To understand why some miracles have seemingly differing results, you need to put the miracles into a context. And there are two. Two broad groups - those Miracles he did in the early part of his ministry, and those later. But more, you need to see the ‘difference’, the ‘why’.
Those in the early part of his ministry were ‘signs’. That is, they were ‘foretold’ in the Tanakh (Old Testament). These were ‘signs’ that the Messiah would perform - and only the Messiah would be able to do these. These were specifically to announce the arrival of their Messiah. Example, healing someone born blind.
Because they were prophesied, they ‘would be’, that is, they would ‘happen’ independent of the recipients ‘faith’ - because prophesies ‘will be’. Gods word, what God has spoken, will come to pass.
But after being ‘rejected’ as Messiah, Jesus went about ‘doing good’. He already had a reputation of being able to deliver, but those seeking a miracle now required ‘faith’, the persons ‘faith’.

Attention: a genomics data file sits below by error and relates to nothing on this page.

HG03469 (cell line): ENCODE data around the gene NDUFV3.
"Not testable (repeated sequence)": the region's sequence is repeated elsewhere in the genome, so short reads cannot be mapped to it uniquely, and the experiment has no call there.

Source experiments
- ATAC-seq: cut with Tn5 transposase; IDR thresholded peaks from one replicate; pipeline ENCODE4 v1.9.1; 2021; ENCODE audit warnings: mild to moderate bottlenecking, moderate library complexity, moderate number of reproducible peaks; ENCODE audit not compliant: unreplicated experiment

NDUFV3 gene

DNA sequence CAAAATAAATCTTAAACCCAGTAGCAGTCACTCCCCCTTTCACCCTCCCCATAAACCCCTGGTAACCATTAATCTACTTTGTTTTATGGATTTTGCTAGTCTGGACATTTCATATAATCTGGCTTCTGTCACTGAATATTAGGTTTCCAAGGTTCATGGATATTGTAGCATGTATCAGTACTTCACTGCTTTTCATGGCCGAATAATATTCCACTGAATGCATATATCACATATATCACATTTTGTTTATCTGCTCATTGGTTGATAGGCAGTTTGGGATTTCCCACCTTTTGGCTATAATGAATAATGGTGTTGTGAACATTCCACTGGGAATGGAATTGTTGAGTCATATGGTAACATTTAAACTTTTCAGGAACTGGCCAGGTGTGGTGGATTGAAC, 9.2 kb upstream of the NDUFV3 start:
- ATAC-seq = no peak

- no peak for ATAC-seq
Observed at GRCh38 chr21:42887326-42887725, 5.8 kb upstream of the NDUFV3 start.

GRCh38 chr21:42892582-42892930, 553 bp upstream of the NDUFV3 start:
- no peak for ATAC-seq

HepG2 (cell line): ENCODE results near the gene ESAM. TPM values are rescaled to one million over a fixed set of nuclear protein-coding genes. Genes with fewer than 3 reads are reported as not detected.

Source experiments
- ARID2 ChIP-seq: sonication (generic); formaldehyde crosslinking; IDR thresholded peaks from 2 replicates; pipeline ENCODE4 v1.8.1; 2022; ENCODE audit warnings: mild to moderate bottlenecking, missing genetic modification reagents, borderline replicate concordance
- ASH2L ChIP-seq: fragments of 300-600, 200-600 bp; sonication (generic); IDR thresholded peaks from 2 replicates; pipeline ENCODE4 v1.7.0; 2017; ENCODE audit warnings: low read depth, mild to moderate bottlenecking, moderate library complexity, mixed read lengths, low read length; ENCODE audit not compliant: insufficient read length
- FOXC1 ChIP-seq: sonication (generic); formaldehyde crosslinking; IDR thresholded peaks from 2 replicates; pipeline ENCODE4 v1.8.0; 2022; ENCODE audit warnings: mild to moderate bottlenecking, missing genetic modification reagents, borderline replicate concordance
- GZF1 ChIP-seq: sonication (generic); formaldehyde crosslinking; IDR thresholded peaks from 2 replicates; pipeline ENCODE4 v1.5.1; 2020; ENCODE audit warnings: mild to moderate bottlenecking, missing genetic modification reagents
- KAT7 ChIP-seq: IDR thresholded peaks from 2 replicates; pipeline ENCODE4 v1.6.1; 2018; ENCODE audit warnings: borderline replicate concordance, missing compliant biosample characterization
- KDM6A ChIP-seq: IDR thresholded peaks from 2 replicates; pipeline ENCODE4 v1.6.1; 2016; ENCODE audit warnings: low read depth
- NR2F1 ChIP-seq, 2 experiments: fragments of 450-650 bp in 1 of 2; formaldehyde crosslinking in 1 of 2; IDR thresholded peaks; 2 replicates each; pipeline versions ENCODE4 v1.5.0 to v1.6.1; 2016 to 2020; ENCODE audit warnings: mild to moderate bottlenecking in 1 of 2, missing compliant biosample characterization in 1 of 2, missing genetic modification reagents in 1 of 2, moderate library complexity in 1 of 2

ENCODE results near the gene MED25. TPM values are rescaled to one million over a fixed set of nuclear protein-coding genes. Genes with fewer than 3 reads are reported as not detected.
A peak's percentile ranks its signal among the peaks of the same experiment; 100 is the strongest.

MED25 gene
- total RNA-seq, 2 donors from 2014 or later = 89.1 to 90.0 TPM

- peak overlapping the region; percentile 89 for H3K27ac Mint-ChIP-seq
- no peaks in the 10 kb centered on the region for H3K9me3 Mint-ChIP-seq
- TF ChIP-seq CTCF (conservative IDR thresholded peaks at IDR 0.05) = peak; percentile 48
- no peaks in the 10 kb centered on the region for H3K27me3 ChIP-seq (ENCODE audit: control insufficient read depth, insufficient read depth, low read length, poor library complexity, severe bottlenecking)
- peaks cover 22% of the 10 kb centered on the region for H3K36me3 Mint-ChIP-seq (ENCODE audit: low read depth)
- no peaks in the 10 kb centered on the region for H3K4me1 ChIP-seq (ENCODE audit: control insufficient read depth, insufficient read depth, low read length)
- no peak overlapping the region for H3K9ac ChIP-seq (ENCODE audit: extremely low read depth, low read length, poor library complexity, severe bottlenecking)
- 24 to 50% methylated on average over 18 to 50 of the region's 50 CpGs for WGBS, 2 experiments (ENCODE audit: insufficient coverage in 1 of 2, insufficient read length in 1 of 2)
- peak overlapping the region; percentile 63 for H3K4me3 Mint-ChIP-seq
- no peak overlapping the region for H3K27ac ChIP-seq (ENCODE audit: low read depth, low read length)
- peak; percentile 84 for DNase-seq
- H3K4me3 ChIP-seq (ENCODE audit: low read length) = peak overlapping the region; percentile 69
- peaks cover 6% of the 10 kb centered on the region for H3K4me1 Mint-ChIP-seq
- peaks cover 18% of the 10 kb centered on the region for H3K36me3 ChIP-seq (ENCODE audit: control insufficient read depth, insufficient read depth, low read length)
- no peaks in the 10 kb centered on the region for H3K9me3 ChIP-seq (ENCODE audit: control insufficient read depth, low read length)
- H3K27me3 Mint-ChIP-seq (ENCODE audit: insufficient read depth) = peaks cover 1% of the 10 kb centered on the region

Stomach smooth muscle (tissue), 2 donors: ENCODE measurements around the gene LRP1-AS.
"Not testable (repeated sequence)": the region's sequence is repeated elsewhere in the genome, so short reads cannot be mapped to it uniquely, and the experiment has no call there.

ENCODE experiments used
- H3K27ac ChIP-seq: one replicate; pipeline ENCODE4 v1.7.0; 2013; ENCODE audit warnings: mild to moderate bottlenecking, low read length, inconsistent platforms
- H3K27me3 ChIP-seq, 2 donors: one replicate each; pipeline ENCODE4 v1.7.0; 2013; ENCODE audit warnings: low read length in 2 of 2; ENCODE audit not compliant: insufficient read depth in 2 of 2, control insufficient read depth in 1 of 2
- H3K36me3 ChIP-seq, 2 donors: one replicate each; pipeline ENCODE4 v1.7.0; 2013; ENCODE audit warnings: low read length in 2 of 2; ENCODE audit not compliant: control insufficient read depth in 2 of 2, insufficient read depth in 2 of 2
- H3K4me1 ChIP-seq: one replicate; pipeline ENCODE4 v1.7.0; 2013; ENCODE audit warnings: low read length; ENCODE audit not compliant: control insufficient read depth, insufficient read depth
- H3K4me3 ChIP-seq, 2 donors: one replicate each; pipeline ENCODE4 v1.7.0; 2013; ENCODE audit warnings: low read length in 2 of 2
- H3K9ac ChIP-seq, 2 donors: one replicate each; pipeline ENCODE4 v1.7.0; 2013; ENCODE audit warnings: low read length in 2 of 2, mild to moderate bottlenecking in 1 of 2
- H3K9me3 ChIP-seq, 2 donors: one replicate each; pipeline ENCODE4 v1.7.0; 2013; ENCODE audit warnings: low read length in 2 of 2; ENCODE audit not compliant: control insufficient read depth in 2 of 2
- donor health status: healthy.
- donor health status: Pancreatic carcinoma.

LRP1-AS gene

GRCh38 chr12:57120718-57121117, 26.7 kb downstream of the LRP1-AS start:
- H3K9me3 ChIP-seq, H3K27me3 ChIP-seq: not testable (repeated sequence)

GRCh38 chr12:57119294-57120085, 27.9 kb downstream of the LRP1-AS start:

So now there is a ‘variable’ - or, in other words, the miracle was dependant on something outside of Jesus. So we see ‘your faith has made you well’, or, ‘as you have believed, so be it done unto you. Note ‘your faith’, ‘you’.
So, we see, for example, when Jesus could not ‘do’ any (great) Miracles, (Mark6:5) , if people’s ‘faith’ was lacking, (unbelief), he would ‘build’ it up by straight away starting to teach them.
As well, he would sometimes have to move away from people casting or generating unbelief - go out of the town, or tell everybody to leave the room.
So .... The blind man who was only ‘partially healed’, needed his faith ‘built up’. (a little more).
The point here is it is people’s faith, not Jesus’s ‘power’, that was the variable. And, we appreciate this now comes into a contentious ‘zone’, so will leave it here. Nevertheless, it is an answer to this question.